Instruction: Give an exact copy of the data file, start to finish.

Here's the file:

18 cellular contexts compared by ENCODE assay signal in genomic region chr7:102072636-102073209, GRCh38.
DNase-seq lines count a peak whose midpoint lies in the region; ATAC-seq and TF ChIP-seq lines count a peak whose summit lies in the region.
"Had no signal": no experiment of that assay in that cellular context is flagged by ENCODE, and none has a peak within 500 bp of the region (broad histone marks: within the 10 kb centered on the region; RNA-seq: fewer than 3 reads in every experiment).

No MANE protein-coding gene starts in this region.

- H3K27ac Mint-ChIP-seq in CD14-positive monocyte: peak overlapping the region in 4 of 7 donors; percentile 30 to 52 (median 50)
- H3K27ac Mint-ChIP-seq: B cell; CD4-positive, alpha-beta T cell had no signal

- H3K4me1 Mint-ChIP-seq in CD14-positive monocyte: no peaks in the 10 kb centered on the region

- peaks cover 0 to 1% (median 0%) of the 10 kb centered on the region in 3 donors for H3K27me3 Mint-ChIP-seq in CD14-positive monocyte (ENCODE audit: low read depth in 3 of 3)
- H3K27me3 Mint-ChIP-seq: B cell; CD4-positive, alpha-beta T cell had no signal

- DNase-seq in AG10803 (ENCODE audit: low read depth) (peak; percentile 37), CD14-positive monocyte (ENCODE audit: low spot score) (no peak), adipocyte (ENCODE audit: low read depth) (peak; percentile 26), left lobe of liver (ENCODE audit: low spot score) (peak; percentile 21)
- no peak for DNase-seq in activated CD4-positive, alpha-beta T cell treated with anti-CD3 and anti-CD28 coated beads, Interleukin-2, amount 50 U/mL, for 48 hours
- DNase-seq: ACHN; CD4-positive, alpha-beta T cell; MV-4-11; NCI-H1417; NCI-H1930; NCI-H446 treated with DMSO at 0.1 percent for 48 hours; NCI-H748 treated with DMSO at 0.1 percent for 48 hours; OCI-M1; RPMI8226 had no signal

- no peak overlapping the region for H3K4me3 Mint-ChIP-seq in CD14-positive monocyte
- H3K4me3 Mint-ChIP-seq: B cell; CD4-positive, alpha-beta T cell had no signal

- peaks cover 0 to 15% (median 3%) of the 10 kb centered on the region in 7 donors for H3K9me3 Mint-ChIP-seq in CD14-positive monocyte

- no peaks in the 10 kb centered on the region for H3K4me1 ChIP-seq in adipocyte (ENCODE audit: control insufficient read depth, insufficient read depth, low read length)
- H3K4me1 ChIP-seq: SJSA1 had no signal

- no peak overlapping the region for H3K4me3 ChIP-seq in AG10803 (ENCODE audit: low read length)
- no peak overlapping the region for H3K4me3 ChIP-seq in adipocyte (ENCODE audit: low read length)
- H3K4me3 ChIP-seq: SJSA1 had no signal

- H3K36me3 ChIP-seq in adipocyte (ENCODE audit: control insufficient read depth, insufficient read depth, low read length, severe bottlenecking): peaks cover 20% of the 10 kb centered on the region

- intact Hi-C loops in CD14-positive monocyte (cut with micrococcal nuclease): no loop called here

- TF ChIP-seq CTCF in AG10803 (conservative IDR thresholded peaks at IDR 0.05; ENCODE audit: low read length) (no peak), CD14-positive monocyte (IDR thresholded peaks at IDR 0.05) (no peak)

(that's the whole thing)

18 cellular contexts compared by ENCODE assay signal in genomic region chr7:102072636-102073209, GRCh38.
DNase-seq lines count a peak whose midpoint lies in the region; ATAC-seq and TF ChIP-seq lines count a peak whose summit lies in the region.
"Had no signal": no experiment of that assay in that cellular context is flagged by ENCODE, and none has a peak within 500 bp of the region (broad histone marks: within the 10 kb centered on the region; RNA-seq: fewer than 3 reads in every experiment).

No MANE protein-coding gene starts in this region.

- H3K27ac Mint-ChIP-seq in CD14-positive monocyte: peak overlapping the region in 4 of 7 donors; percentile 30 to 52 (median 50)
- H3K27ac Mint-ChIP-seq: B cell; CD4-positive, alpha-beta T cell had no signal

- H3K4me1 Mint-ChIP-seq in CD14-positive monocyte: no peaks in the 10 kb centered on the region

- peaks cover 0 to 1% (median 0%) of the 10 kb centered on the region in 3 donors for H3K27me3 Mint-ChIP-seq in CD14-positive monocyte (ENCODE audit: low read depth in 3 of 3)
- H3K27me3 Mint-ChIP-seq: B cell; CD4-positive, alpha-beta T cell had no signal

- DNase-seq in AG10803 (ENCODE audit: low read depth) (peak; percentile 37), CD14-positive monocyte (ENCODE audit: low spot score) (no peak), adipocyte (ENCODE audit: low read depth) (peak; percentile 26), left lobe of liver (ENCODE audit: low spot score) (peak; percentile 21)
- no peak for DNase-seq in activated CD4-positive, alpha-beta T cell treated with anti-CD3 and anti-CD28 coated beads, Interleukin-2, amount 50 U/mL, for 48 hours
- DNase-seq: ACHN; CD4-positive, alpha-beta T cell; MV-4-11; NCI-H1417; NCI-H1930; NCI-H446 treated with DMSO at 0.1 percent for 48 hours; NCI-H748 treated with DMSO at 0.1 percent for 48 hours; OCI-M1; RPMI8226 had no signal

- no peak overlapping the region for H3K4me3 Mint-ChIP-seq in CD14-positive monocyte
- H3K4me3 Mint-ChIP-seq: B cell; CD4-positive, alpha-beta T cell had no signal

- peaks cover 0 to 15% (median 3%) of the 10 kb centered on the region in 7 donors for H3K9me3 Mint-ChIP-seq in CD14-positive monocyte

- no peaks in the 10 kb centered on the region for H3K4me1 ChIP-seq in adipocyte (ENCODE audit: control insufficient read depth, insufficient read depth, low read length)
- H3K4me1 ChIP-seq: SJSA1 had no signal

- no peak overlapping the region for H3K4me3 ChIP-seq in AG10803 (ENCODE audit: low read length)
- no peak overlapping the region for H3K4me3 ChIP-seq in adipocyte (ENCODE audit: low read length)
- H3K4me3 ChIP-seq: SJSA1 had no signal

- H3K36me3 ChIP-seq in adipocyte (ENCODE audit: control insufficient read depth, insufficient read depth, low read length, severe bottlenecking): peaks cover 20% of the 10 kb centered on the region

- intact Hi-C loops in CD14-positive monocyte (cut with micrococcal nuclease): no loop called here

- TF ChIP-seq CTCF in AG10803 (conservative IDR thresholded peaks at IDR 0.05; ENCODE audit: low read length) (no peak), CD14-positive monocyte (IDR thresholded peaks at IDR 0.05) (no peak)